Officer Jimenez: They put you in holding?
George: I hate being in holding.
Officer Jimenez: I'll get you every time. I'll get you every time. You know that. You enjoy the chase, I enjoy the chase. But I'll get you.
(The admitting probation officers take George's belt, have him turn out his pants pockets.)
Officer Jimenez: OK, George, we'll see you in school Monday. If there's a problem Sunday, and your mom doesn't pick you up, they'll call me.
George: I got dressed, put on my clothes, took a shower, just to come here?
Officer Jimenez (to admitting officer): He's all yours. Get him out of here.
A day in the juvenile justice system
The San Bernardino County Sun
Monday, July 18, 1994
Most of the people who work in San Bernardino County's juvenile justice system work out of trailers in the parking lot of a 40-year-old complex.
None of the offices -- the court, the District Attorney's Office and the Public Defender's Office -- has any more staff now than five years ago, when the cases were less serious and the caseloads less intense.
The number of youngsters who are in Juvenile Hall for violent crimes increased by 129 percent in that time.
Attorneys who prosecute and defend juveniles, without exception, carry 15 to 20 cases at all times.
The county's two Juvenile Court judges hear 25 to 30 cases every afternoon.
The is a glimpse of their pressures and problems.
The race to file
Inside the District Attorney's Office -- in a double-wide trailer in the Juvenile Hall parking lot -- amid the plywood paneling and the green plush carpet, is a sign that says, "The Only Difference Between this Place and the Titanic is . . . The Titanic had a Band!"
Kenneth L. Smith, supervisor of the District Attorney's Office Juvenile Division, started out as a deputy in Juvenile in 1966.
In those days, less experienced deputies were assigned there.
Now, out of necessity, only experienced deputies are assigned. Some attorneys request Juvenile Division because they want the opportunity to try serious cases.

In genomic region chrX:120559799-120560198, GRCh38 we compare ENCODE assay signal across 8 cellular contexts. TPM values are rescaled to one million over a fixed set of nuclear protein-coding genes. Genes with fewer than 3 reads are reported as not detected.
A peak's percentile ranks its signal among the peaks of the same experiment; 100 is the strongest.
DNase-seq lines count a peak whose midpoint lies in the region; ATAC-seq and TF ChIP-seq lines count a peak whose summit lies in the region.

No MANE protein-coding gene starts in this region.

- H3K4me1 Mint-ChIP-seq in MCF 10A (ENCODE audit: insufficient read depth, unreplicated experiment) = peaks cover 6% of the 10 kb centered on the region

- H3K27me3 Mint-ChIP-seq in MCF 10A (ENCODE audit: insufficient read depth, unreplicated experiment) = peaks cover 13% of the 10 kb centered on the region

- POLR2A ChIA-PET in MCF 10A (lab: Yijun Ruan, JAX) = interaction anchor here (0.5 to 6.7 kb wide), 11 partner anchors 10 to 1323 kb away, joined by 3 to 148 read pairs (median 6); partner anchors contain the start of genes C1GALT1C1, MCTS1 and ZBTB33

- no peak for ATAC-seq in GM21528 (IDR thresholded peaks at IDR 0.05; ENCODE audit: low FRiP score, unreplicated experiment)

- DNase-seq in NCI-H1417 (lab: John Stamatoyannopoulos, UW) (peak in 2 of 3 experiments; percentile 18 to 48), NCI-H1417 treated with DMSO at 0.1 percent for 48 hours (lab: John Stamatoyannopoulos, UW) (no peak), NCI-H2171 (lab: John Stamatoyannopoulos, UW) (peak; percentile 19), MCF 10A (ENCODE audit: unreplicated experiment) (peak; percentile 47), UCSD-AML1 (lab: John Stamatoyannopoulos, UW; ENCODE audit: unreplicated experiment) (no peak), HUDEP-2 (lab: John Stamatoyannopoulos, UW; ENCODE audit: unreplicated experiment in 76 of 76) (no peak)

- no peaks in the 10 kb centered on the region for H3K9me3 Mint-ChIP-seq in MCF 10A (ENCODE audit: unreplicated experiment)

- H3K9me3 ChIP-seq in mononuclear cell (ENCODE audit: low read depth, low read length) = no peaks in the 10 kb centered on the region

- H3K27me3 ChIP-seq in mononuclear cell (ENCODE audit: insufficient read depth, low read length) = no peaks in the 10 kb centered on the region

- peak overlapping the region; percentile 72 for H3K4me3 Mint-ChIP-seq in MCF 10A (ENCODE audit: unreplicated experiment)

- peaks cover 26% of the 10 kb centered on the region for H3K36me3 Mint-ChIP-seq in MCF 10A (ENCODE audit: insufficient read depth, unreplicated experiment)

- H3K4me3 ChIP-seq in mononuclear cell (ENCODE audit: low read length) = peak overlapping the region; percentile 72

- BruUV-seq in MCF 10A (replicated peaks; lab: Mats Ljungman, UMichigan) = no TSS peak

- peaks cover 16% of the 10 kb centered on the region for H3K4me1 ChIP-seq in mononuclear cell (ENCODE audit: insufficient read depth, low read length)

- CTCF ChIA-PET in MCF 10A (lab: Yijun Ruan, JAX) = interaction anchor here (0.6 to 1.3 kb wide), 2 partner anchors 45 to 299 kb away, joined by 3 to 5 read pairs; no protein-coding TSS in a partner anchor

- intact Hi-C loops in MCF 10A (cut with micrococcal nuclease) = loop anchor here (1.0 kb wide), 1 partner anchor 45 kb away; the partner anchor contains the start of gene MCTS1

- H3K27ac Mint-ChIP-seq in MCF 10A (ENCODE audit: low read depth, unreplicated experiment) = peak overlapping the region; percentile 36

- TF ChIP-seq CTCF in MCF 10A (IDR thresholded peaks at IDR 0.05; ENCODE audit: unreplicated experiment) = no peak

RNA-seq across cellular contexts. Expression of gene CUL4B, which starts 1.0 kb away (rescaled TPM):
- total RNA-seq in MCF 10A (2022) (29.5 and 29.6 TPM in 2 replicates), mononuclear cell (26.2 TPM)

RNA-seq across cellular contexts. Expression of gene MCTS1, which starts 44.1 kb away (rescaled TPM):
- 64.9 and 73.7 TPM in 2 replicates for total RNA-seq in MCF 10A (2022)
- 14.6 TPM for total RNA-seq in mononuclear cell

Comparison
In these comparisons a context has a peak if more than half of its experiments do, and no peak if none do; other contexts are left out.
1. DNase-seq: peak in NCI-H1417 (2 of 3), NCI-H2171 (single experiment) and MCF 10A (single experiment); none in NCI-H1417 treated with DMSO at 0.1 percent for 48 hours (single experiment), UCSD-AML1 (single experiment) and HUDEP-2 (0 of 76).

The stress in the office is intense; one deputy was lot to stress leave last year.
Much of the pressure comes from tight deadlines on juvenile cases: Each case must be filed in court 48 hours to the minute after the arrest, and each case must go to trial within three weeks of filing. Adults, by comparison, get trial dates 60 days away.
If the filing is late, the minor is released.
The reason behind the decades-old juvenile system philosophy: Children should not be separated long from their parents.
Deadline restrictions force priorities on case filings. First in line are murder, armed robbery, any crime involving a weapon or violence, sex offenses, residential burglaries and arson.
"If they're a danger to the community, you don't want them out," Smith says.
The serious crimes are especially difficult to prove when the office has only three weeks to prepare a case.
"That's a real burden to prepare a murder case on such short notice," Smith says.
"You need a coroner's report, ballistics test, evidence, witnesses."
The District Attorney's Office filed six murder cases in Juvenile Division in March alone.
'It's not a glory job'
The Public Defender's Office Juvenile Division also is located in a double-wide trailer in the parking lot of the Juvenile Court.
Inside, the small lobby offers six metal chairs, circa 1975, with bright orange cushions.
Massive outdoor air conditioners grimly hum, the sound vibrating throughout the structure.
Three leakage spots stain the ceiling. Occasionally, it rains on the clerks while they're working at their desks.
When someone walks across the room, the whole building shakes.
That's not to say it's a rickety operation.
Supervising Deputy Jeff Broyde has been in Juvenile Division since 1976. All but one of the deputies have been there longer. One of the clerks has worked there since 1975; the other, for more than 10 years.
"I'd like to think we know the system better than the judges or anybody else," Broyde says.
He knows the changes in the system just as well.
His evidence: two of the "Red Books" the office uses to schedule cases.
Broyde opens one book to the busy page for April 20, 1994. Every line on the page is filled, showing more than 50 cases, tracked with blue, red and green ink, some emphasized in yellow highlight.
The other book is from April 21, 1974. Four names -- just names -- are scrawled in blue ink across the lines. It was a typical day for 20 years ago. There were only four cases.
The Public Defender's Office handles nearly every juvenile delinquency case that is filed.
The rare occasions when families hire private attorneys tend to be murder cases.
Deputies usually have 30 cases set for trial at all times. They have one or two cases set for trial every morning and 10 cases set for disposition in the afternoon.
"It's not a glory job," Broyde says. "You can win a triple homicide, and no one will ever know about it. It's not going to get in the paper." (Juvenile cases are not open to the public.)
'Get it together'
The metal detector at the door of Juvenile Court is set so low that a brass button can set it off. That means it will detect even one bullet.
It's an afternoon session on a 90-degree Tuesday in Department One, the court of Presiding Judge Betty A. Richli.